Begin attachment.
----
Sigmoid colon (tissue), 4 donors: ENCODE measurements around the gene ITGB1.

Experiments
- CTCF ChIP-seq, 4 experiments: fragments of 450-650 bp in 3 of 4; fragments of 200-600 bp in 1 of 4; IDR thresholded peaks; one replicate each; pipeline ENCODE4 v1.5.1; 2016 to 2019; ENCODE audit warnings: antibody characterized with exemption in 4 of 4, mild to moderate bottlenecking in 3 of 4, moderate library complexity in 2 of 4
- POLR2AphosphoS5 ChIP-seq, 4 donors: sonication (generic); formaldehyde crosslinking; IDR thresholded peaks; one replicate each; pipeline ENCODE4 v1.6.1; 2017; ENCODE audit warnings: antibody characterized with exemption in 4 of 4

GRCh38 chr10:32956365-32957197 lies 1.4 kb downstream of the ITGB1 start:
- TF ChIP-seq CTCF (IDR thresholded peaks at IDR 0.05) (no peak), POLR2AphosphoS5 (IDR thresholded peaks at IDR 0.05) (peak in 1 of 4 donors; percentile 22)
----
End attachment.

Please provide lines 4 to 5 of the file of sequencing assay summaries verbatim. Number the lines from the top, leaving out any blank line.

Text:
- POLR2AphosphoS5 ChIP-seq, 4 donors: sonication (generic); formaldehyde crosslinking; IDR thresholded peaks; one replicate each; pipeline ENCODE4 v1.6.1; 2017; ENCODE audit warnings: antibody characterized with exemption in 4 of 4

GRCh38 chr10:32956365-32957197 lies 1.4 kb downstream of the ITGB1 start: